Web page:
Saturday, April 13, 2013

Regulatory Capture and Deregulation

I decided to write this post after seeing a series of excellent Venn diagrams showing how common it is for politicians and their staff to overlap with the private sector they are regulating. For example, William Daley was Obama's White House Chief of Staff and Clinton's Secretary of Commerce, but he was also on the Boeing board of directors and the Executive Committee of JPMorgan Chase & Co.

This type of situation leads to something called regulatory capture, where regulatory agencies are used to advance the interests of the industries (or specific companies within an industry) that they are supposed to be regulating. Politicians can be hired after they held office (often for a considerable amount of money) or they can go from the company into a political position, or at worst they can hold both positions at the same time, but the corrupting influence is still there.

I suspect that most Democrats believe that this is a problem with Republicans and that Democrats will keep those regulatory agencies in line. Well, not really. If you look at those diagrams, you'll notice that the vast majority of people on them are given their positions by Democrats. Just look at all of those Goldman Sachs employees holding important positions under Obama. I don't know if there is some selection bias by the person who made the diagrams, so it's entirely possible that for every CEO, lobbyist, or "director of govt. relations" that a Democrat takes on board there are three more hired by Republicans. Ultimately, that just makes my point stronger: no matter who is in charge of regulations, regulatory agencies will be used to serve the interests of the industries they should be regulating. If you think that the Republicans will be even worse about this than the Democrats are, then that's all the more reason to dismantle the regulatory apparatus before the Republicans get their hands on it again.

Regulatory capture has more malign effects than just getting regulators to turn a blind eye. Regulations can allow the company with the most political influence to use those regulations to cripple its competitors. For example, tobacco companies know that with the ban on tobacco advertizing, they don't have to worry about new competition showing up to challenge them. Wal-Mart, as I mentioned in my post on the minimum wage, supports an increase in the minimum wage because they already pay more than that while many of their competitors do not. Regulations are a path to corporate hegemony, wherein powerful corporations offer their support to politicians in exchange for regulation that favors them over their competition, or which simply hits their competition harder.

In the absence of regulation, companies compete on the basis of their ability to make a good product, advertize it well, and sell it at a competitive price. The selective pressure of a market economy ensures that without being able to do those things, a company will fail and those resources will be allocated elsewhere, so companies that thrive will tend to be pretty good at what they do, and the rest of us benefit from this. With regulation, the company's political pull becomes relevant as well. As the power of regulatory agencies grows, political influence grows in importance. This means that in a highly regulated environment, political influence alone can determine whether a company succeeds or fails. The Holy Grail of this, for companies, is being deemed "too big to fail" whereupon bailouts and heavy regulations enshrine them as a permanent fixture in the economic and political landscape. The nature of the selective pressure in a highly regulated environment will ensure that companies are good at either getting regulation that favors them or getting around regulation that doesn't, but they won't necessarily be very good at making and selling good products at a competitive price because the relative importance of those things is diminished. Naturally, larger companies will find it easier to exercise political influence, so regulations will tend to favor them and the economic landscape will shift toward larger and larger companies.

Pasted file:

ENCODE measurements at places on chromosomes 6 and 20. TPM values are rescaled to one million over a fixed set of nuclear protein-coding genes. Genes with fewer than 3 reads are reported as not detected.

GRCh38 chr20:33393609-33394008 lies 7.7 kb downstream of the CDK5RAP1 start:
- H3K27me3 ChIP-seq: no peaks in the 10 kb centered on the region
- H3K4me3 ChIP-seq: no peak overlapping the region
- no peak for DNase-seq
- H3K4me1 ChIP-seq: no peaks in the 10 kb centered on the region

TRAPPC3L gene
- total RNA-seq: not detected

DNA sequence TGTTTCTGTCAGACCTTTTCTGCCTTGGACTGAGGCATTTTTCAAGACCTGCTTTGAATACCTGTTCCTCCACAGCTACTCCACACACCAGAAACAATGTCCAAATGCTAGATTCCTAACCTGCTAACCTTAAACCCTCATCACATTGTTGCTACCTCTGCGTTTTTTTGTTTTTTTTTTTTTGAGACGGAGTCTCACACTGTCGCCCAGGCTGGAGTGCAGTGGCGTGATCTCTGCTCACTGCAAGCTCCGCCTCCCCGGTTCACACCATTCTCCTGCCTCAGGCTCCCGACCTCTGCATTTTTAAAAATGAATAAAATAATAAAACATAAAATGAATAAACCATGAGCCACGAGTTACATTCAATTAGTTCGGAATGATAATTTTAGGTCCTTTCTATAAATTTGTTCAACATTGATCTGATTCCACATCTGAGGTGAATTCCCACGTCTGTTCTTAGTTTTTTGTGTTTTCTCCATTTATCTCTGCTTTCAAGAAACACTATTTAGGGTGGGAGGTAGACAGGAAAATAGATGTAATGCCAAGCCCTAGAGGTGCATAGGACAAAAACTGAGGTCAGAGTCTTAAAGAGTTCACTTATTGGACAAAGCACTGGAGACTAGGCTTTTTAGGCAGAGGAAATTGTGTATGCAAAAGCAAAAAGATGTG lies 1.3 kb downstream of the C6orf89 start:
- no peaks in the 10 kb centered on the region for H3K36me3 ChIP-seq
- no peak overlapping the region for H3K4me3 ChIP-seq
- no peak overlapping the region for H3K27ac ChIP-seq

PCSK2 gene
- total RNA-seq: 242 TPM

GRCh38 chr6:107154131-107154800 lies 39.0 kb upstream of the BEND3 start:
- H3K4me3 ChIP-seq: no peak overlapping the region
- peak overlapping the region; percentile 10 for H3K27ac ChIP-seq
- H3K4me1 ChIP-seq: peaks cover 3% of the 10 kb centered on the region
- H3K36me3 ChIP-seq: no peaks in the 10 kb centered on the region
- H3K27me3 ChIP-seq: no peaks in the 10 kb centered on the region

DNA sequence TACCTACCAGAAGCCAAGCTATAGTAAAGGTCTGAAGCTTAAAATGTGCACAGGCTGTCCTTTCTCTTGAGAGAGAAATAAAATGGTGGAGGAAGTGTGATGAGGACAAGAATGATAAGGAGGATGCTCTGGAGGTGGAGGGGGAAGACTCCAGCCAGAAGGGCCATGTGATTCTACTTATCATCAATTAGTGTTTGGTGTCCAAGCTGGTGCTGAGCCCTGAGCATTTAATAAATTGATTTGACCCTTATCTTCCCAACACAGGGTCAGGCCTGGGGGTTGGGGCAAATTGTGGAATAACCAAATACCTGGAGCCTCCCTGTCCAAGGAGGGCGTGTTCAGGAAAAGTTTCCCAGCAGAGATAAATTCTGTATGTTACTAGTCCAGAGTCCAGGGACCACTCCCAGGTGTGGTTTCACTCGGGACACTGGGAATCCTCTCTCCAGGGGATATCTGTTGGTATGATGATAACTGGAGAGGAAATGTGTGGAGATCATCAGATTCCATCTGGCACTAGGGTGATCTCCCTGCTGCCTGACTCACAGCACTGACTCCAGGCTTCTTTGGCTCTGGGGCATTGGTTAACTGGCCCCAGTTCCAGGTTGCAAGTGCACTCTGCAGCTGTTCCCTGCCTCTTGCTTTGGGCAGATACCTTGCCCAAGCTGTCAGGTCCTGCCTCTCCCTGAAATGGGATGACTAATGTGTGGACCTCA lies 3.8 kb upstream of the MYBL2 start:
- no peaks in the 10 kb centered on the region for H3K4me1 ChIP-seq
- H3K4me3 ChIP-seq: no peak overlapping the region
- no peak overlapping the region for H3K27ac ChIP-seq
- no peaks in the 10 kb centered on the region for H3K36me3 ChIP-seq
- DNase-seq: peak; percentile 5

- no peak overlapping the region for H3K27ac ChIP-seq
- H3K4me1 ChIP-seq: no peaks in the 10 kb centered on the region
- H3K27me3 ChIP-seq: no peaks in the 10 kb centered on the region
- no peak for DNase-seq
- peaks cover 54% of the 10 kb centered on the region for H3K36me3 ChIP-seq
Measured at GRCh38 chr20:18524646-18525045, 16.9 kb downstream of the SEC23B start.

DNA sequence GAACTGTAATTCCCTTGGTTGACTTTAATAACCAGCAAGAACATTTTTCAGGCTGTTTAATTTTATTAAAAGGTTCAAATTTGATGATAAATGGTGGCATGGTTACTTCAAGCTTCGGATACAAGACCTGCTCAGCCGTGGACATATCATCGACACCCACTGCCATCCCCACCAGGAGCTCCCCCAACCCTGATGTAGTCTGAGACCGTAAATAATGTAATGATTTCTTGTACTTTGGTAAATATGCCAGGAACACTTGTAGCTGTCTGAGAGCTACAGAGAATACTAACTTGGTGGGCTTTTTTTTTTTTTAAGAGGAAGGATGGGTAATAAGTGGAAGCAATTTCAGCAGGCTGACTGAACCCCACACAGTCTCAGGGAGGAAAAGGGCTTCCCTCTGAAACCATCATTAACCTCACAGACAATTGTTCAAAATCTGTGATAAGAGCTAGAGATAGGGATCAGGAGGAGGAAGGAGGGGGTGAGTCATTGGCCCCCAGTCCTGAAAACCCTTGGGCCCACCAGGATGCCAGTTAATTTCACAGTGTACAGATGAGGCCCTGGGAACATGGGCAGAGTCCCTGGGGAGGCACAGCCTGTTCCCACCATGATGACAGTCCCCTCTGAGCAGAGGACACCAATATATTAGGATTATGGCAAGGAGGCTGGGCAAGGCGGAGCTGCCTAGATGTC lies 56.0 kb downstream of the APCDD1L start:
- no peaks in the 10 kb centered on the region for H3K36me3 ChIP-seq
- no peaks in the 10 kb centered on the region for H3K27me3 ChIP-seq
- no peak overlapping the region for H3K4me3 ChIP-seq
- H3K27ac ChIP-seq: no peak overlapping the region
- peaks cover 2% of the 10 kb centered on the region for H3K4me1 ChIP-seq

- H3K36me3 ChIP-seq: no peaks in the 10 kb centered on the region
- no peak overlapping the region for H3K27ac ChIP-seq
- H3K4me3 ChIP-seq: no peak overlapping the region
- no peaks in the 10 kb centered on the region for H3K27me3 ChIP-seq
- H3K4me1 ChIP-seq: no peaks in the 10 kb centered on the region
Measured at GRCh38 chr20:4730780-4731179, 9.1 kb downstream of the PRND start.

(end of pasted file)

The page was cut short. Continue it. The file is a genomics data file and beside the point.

The solution to this corrupt intermixing of companies and government is to limit the power of regulation. It's fine if you don't trust companies; I don't either. They are looking out for their own interests first and foremost, and nothing will change that. The important thing to realize is that regulation isn't going to make them more efficient or socially responsible or "green" or whatever it is that you care about; it's only going to replace economic criteria for success with political criteria. It gives them incentives to get heavily involved in the political process and make regulations that are worse than nothing. Regulation does not limit the power of companies because it is the most powerful companies that make the regulation in the first place, even under a president who loves to play up the notion of "Wall Street vs Main Street" and then take a populist position. Politicians who are heavily involved in this corrupt process will insist that regulation keeps companies in check, when in reality limiting the power of regulation limits the power of companies to use that regulation to their own benefit at the expense of everyone else.

This is not to say that companies should not be bound by the law. Rather, the law should arise directly from the legislative body itself rather than having that responsibility delegated to regulatory agencies or subcommittees. It's a lot harder to buy off enough Congressmen to enact favorable legislation (although certainly not impossible; Monsanto has given jobs to at least two former Congressmen, as have tobacco companies) than it is to swing a vote in a subcommittee someplace, many of which meet behind closed doors for even less transparency in their proceedings.

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